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Ozzie wasn’t tweeting mad about where his son was drafted

Jun 9, 2011, 11:33 AM EDT

Chicago White Sox v Cleveland Indians Getty Images

Yesterday we wrote about Ozzie Guillen’s grumpy tweets from Tuesday night which I and many others took to be in response to where his son Ozney was taken in the draft. We got that wrong because as Brett Ballantini of CSN Chicago reports, Ozzie was on about something else:

In truth, Guillen was writing about a “very, very close friend” who is ill back in Venezuela. And it irritated him greatly that people immediately assumed he was grinding an axe against the White Sox with his writing.

“I have a life besides this [baseball] life,” Guillen said with some frustration. “My life is not [just] in baseball. I have kids, I have a family, I have a family in Venezuela, I have family [members who are] sick, I have family that struggles, I have family that needs money. That’s what my tweet was about. My tweet was nothing about baseball. Nothing. Nothing at all.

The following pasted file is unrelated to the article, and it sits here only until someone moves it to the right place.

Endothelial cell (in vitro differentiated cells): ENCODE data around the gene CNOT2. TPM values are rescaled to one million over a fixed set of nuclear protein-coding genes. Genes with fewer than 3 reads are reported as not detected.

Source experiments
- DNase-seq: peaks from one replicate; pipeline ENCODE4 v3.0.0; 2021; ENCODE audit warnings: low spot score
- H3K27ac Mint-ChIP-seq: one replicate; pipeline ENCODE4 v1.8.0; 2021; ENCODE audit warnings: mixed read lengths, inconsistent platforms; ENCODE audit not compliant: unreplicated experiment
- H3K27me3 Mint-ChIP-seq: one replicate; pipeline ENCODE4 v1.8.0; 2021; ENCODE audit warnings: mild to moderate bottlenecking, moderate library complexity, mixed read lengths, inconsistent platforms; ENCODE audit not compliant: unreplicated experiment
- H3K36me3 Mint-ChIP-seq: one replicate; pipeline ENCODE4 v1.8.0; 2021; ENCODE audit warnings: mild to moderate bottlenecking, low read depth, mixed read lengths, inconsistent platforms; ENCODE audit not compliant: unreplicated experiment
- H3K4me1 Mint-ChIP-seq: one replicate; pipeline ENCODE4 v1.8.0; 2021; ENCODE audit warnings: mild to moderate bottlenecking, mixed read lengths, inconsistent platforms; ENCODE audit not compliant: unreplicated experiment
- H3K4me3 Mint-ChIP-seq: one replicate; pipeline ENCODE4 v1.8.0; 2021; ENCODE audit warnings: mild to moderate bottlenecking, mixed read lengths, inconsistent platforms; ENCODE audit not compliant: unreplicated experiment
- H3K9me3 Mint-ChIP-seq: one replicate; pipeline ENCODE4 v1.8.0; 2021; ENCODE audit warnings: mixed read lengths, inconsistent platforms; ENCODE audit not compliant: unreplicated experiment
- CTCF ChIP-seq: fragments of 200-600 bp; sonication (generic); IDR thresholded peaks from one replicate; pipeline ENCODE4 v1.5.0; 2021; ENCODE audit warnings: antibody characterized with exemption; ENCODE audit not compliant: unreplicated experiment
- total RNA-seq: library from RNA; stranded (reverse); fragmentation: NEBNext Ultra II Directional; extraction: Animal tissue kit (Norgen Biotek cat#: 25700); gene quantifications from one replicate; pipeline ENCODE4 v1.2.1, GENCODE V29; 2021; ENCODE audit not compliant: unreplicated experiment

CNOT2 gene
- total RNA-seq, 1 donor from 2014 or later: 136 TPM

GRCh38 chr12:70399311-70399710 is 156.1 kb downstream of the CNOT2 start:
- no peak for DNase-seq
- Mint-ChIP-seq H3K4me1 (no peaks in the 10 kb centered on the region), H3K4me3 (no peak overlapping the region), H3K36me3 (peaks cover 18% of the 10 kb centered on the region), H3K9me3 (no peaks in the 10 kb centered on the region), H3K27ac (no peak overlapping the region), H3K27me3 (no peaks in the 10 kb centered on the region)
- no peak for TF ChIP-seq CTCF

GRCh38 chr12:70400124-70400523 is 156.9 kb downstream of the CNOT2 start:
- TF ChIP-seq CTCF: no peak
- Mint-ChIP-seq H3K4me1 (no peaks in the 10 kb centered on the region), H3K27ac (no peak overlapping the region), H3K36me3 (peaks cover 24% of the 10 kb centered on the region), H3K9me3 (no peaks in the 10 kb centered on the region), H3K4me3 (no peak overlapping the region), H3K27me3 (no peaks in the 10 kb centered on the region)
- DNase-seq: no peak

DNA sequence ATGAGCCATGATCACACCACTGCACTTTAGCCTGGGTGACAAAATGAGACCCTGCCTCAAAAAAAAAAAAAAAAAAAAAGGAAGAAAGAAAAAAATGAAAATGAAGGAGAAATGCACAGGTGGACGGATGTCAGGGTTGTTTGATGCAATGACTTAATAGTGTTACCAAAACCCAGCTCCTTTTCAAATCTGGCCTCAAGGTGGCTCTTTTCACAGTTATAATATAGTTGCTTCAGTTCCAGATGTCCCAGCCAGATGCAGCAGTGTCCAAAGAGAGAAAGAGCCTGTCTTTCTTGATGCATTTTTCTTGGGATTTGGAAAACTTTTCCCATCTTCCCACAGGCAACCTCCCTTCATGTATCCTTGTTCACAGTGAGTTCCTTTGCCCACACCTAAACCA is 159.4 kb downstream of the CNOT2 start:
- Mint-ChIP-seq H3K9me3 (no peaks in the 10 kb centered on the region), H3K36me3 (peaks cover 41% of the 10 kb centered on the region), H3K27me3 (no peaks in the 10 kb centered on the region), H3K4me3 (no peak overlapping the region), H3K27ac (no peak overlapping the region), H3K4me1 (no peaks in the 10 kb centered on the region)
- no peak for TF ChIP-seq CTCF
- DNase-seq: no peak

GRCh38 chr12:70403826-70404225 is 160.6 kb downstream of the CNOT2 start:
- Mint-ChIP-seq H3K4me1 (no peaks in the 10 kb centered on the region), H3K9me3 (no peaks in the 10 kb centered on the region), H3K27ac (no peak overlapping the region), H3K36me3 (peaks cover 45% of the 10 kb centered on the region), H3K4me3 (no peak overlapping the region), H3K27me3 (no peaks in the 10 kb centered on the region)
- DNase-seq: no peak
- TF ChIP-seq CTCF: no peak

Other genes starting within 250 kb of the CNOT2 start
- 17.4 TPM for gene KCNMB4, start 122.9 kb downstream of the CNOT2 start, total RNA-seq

It’s easy to forget that people in baseball have lives outside of it. It’s also easy to go along with the easy baseball-related narrative.  In this case, doing so was wrong.  And come to think about it, trying to find any sort of narrative in something as random as Ozzie Guillen’s Twitter stream is probably not the best use of our time to begin with.

  1. halladaysbicepts - Jun 9, 2011 at 11:38 AM

    Giving a guy like Ozzie Guillen access to social networking is like giving a child a pack of matches and a can of gasoline.

    • cktai - Jun 9, 2011 at 11:56 AM


  2. jeffbbf - Jun 9, 2011 at 11:53 AM

    Hearing the news that a very, very close friend is very ill, my absolute last move would be to jump on Twitter to tell everyone I was having a bad day. Ozzie wears more clown paint every day.

    • Steve A - Jun 9, 2011 at 12:19 PM

      While I agree that I wouldn’t take to Twitter in such a situation, I disagree that Ozzie looks like a fool for doing so. A lot of people use social networking sites to share their moods and feelings about their lives. On top of that, Ozzie has usually been very good about keeping the White Sox out of his tweets. I don’t see an issue with this.

  3. yankeesgameday - Jun 9, 2011 at 12:57 PM

    Public figures, and yes baseball managers are public figures, need to learn they don’t get the free passes the rest of us do with social media. Stay off Twitter and Facebook and there is no problem. Send your family a group email and never send pictures of your anatomy electronically.

    If you want a semblance of privacy don’t do something “socially”.

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